Finally, Garmin’s Edge head units connect to the Garmin Connect app, which means they integrate nicely into the Garmin ecosystem. This can be a benefit to riders already using a Garmin smartwatch for general health and fitness tracking. 

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Why Choose a Wahoo Elemnt

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  • Price
  • User friendliness/Ease of use
  • LED lights
  • Aero mount

The big draw of Wahoo’s current Elemnt V2 head units is lower price and greater simplicity. The Elemnt Bolt V2 is $70 less than the Edge 540, which is a significant amount for competing head units. 

While there is no touchscreen option, the buttons used on the Elemnt are dialed and very easy to use when navigating features and pages on the head unit. In comparison, the Edge 540 is much less intuitive, and the button layout can be very confusing and irritating to riders who aren’t expecting it. In many ways, Garmin’s interface seems more optimized for its more expensive touchscreen Edge 840 and 1040 models.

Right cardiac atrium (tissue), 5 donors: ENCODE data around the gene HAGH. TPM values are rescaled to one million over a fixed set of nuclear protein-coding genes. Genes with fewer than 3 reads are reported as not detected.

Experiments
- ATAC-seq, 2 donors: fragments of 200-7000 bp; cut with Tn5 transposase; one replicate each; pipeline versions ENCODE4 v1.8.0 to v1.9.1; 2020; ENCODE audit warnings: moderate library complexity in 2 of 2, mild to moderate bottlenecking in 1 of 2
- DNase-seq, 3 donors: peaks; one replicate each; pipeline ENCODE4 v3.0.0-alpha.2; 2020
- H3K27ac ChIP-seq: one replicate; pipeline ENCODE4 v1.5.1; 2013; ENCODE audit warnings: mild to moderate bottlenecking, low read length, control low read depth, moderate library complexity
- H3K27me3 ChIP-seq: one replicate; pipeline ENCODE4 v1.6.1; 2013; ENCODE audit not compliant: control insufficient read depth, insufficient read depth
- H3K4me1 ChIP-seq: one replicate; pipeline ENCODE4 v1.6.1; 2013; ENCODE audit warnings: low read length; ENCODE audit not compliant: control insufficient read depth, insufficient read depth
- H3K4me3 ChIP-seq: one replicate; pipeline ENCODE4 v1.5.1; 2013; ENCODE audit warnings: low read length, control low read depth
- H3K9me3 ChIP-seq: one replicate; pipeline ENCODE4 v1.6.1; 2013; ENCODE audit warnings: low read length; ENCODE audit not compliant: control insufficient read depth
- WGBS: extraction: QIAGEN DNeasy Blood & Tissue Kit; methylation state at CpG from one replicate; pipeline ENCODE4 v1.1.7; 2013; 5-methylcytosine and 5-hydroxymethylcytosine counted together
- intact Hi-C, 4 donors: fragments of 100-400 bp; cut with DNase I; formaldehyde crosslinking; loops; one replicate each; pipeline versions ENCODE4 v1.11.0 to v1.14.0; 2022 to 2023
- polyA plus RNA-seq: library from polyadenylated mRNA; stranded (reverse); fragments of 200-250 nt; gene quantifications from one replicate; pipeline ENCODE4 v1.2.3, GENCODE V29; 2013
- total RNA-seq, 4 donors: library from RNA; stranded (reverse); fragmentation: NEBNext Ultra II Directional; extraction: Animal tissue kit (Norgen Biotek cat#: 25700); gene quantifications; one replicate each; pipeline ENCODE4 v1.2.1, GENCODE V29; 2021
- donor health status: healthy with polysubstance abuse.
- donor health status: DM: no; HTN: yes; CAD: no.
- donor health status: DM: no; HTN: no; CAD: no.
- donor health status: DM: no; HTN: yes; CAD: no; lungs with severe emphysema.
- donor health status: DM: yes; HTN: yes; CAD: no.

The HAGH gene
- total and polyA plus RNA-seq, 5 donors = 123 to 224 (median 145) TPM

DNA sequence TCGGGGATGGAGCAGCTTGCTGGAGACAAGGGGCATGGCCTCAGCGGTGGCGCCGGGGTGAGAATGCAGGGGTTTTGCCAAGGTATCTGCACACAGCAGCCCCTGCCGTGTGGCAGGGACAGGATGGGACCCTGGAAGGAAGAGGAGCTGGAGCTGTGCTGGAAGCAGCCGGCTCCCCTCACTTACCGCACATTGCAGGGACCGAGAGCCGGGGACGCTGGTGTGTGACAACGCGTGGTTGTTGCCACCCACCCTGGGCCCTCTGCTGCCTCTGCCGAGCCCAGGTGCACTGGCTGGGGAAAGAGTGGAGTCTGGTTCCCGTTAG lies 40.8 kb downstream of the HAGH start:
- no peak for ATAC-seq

While the Wahoo Elemnt does have many of the same more advanced features for climbing (Wahoo’s version of ClimbPro is called “SUMMIT”) and training, in our experience, they don’t feel as refined as Garmin’s offering. They’re still perfectly usable, but if you’re a training geek, you will likely prefer the data, workouts, and coaching tools built-in to Garmin. 

For us, the Wahoo is a better choice for riders who need three key things while riding:

  • Data screens
  • Navigation
  • GPS ride tracking

If you’re less interested in being coached by your head unit and just want to ride, the Wahoo is hard to beat.